Asetnofret seemed taken aback by the harsh accusation in his voice. "It is not I who would condemn him--"

"No, of course not." He grated out the words. "You only encouraged him with your visions!"

"I have only spoken the truth of what the Thousand Year Necklace has shown me." Again, her fingers gently caressed the golden eye at the center of her Item. "Of what must be done…"

"You merely echo the Shadows and all that they have whispered to our King." Seti snorted. "The Thousand Year Items were born of Shadow. Any vision they grant must remain suspect, for that reason, if no other. The Shadows want our King, and, if they have him, they will never let him go, not even unto the Field of Reeds."

He turned away with a sharp gesture of disgust, only to stiffen as he felt Aset's hand on his arm. He glared down at her, but the priestess met his glower unflinchingly.

"Our Pharaoh--may he have life, prosperity and health -- is strong. He has always been strong for us," she said softly. "Now, we must be strong for him. No matter how deeply it wounds us."

"Enough, Aset," Shada said. With a brief bow of her head, she obeyed, gliding back a step to stand beside Kawab, whose knuckles were white on the balance of his Item.

"The King is truly unhurt?" Shada asked, lowering his voice and leaning closer to Seti.

Seti nodded. "Mahaad…is with him."

"Praise be to Lord Amun-Ra." Shada closed his eyes briefly, then sighed and squared his shoulders beneath the fine linen of his robe. Unlike Seti's battle-stained and wrinkled attire, Shada's sheer white robe and calf-length kilt were spotless, their thin pleats neat and crisp. "There is very little time left, if this is to be done."

Not bothering to conceal his anger, Seti said, "We cannot allow His Majesty to go through with this. There must be another way!"

"You know there is not--"

"Then I will offer myself in his place!" Seti rounded on the other priest, startling Shada into falling back a step. "The Two Lands need him, now more than ever. He cannot be allowed to--"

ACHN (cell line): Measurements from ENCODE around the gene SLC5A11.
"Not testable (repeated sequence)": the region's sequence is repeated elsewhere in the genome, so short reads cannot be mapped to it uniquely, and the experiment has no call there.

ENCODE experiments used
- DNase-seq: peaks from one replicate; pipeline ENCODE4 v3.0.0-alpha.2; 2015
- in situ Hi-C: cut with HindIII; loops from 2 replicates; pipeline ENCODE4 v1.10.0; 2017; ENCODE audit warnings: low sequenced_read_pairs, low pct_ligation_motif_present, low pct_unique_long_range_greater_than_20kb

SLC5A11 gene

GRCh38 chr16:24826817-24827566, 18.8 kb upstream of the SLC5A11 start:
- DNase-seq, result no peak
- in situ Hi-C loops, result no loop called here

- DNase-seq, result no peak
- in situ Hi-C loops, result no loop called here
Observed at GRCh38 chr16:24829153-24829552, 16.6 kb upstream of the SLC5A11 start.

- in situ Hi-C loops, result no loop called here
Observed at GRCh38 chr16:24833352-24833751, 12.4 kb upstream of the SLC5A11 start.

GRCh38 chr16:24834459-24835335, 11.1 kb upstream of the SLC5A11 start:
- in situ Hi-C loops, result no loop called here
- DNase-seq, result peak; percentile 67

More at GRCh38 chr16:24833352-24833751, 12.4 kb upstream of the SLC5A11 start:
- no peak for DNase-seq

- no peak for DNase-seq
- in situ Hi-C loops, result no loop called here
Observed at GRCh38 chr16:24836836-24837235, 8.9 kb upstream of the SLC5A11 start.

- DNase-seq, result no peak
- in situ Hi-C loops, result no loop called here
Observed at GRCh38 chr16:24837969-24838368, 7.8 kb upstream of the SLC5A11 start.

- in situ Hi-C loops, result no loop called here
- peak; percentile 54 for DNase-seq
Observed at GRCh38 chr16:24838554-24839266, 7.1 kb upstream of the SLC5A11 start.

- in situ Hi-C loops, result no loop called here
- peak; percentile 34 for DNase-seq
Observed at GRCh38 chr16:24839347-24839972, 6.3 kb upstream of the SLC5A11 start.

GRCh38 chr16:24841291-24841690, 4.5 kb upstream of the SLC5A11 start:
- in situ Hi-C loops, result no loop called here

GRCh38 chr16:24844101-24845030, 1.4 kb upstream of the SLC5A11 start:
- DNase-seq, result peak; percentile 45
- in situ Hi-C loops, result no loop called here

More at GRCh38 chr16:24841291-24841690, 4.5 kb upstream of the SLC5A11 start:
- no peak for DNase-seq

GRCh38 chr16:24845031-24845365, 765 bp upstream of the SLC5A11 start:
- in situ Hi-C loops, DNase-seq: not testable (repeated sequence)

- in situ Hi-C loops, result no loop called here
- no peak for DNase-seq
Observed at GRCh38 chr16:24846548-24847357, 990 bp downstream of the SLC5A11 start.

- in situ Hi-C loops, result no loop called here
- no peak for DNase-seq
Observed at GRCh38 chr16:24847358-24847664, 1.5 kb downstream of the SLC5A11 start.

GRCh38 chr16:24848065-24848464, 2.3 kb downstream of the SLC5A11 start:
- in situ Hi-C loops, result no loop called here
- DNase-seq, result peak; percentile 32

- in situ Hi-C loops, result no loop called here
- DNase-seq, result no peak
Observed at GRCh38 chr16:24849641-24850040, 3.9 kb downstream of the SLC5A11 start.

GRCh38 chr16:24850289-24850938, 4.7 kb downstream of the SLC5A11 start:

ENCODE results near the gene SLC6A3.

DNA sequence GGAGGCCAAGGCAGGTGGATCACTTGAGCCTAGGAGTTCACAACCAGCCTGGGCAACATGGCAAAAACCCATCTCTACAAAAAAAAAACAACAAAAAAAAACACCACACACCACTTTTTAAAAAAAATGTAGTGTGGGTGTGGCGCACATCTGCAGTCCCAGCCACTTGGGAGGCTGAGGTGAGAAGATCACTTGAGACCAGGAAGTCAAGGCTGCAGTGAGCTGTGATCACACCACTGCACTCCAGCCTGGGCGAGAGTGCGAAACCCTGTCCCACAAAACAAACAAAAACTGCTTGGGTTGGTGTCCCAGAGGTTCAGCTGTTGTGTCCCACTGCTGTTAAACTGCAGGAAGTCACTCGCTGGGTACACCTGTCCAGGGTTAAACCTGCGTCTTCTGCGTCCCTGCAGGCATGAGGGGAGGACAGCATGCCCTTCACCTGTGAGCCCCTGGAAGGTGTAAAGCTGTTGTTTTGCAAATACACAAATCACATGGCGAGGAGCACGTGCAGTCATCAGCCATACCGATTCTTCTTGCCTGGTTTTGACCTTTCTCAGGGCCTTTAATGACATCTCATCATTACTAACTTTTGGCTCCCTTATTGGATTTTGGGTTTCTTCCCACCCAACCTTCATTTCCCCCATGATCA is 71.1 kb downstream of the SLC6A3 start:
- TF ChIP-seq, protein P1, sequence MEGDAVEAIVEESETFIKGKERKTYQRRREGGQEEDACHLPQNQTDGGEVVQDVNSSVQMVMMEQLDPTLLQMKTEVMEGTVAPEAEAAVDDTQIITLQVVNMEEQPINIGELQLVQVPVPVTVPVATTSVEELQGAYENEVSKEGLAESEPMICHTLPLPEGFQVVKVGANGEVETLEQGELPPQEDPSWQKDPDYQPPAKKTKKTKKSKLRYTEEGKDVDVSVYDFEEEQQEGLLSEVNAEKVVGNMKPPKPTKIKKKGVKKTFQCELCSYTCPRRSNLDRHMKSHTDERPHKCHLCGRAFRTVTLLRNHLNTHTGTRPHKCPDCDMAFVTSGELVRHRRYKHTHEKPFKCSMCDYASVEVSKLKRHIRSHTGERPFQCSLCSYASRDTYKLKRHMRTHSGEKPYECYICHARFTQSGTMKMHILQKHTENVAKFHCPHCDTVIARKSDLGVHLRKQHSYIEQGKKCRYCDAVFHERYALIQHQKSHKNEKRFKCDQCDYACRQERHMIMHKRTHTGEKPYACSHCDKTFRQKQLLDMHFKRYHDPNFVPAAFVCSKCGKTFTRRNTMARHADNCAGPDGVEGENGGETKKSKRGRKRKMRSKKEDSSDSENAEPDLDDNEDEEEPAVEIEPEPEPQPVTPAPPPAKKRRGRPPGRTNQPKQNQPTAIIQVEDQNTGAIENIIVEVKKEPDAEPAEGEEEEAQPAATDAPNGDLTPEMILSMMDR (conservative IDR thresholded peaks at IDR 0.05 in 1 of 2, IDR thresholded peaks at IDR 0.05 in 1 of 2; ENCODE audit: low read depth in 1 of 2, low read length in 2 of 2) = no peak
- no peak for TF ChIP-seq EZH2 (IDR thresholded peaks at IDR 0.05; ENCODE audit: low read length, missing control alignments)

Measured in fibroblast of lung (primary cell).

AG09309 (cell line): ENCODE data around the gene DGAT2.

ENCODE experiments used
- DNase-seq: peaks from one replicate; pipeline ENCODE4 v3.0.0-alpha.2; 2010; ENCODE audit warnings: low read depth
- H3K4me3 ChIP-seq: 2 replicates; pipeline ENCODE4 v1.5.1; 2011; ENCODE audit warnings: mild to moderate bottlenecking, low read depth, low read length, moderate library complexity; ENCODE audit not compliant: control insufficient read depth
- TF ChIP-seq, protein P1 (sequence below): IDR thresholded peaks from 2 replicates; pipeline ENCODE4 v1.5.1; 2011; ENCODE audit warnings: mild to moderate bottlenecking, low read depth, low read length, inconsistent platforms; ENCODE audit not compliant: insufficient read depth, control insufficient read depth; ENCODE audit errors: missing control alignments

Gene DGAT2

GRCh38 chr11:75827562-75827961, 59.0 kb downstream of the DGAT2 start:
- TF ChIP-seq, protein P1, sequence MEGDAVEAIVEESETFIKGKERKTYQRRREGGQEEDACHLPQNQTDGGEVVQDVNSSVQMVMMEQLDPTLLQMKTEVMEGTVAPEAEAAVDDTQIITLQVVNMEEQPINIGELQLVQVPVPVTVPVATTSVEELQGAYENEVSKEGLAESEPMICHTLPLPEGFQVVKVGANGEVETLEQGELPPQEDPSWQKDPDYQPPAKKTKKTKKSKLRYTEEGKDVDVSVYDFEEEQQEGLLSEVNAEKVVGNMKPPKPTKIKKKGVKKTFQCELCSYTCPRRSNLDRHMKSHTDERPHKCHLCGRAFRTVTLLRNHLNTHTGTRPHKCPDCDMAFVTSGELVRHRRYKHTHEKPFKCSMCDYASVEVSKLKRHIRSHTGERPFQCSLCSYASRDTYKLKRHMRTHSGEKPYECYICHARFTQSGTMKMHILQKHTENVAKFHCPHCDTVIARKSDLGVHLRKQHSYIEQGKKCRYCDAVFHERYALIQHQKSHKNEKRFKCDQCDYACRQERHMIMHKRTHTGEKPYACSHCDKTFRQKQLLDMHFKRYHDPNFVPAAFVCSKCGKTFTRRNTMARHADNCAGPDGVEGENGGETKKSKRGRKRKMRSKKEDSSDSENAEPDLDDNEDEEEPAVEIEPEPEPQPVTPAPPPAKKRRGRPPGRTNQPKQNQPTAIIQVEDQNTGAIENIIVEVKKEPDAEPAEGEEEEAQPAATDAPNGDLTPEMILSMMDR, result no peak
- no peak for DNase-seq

"Only he can do this, Seti." Shada lowered his head, one hand stroking absently across the golden Key suspended on its heavy chain around his neck. "None of us, not even you, can hope to match the power of the Living Horus."

As much as it pained Seti to admit it, he knew the other was right. None of them could manipulate the Shadows with the skill that came so naturally to their King. Not even Seti, the strongest of the Chosen priests, could equal the Pharaoh's power.

He stared unseeingly at the decorated walls of the chapel where brightly painted frescoes depicted the former king, the Osiris Akhenamkhanen, kneeling as he made an offering of ma'at to the Lord Amun-re. In the inner sanctum of the temple, not far from the side chapel where they awaited the King's arrival, rested the great stone tablets which held the Shadow Monsters -- many of which Seti and his fellow priests had drawn from criminals and other, more innocent, hearts.

During the reign of the previous king, the Chosen had used the Monsters to defend the Two Lands against invaders. The Monsters battled even now, but the metal soldiers of the enemy were an overwhelming force. As the war had progressed, Seti found his faith in the strength of the Monsters waning. He had sought greater, more powerful creatures, enlisting Shada's aid to seek out strong kau and doing whatever it took to increase the power of the Shadow Monster that could be drawn from them…even if it meant killing the person within whose heart the makings of the creature nestled. Seti would do whatever it took to protect Kemet… and the Pharaoh who was the land's heart.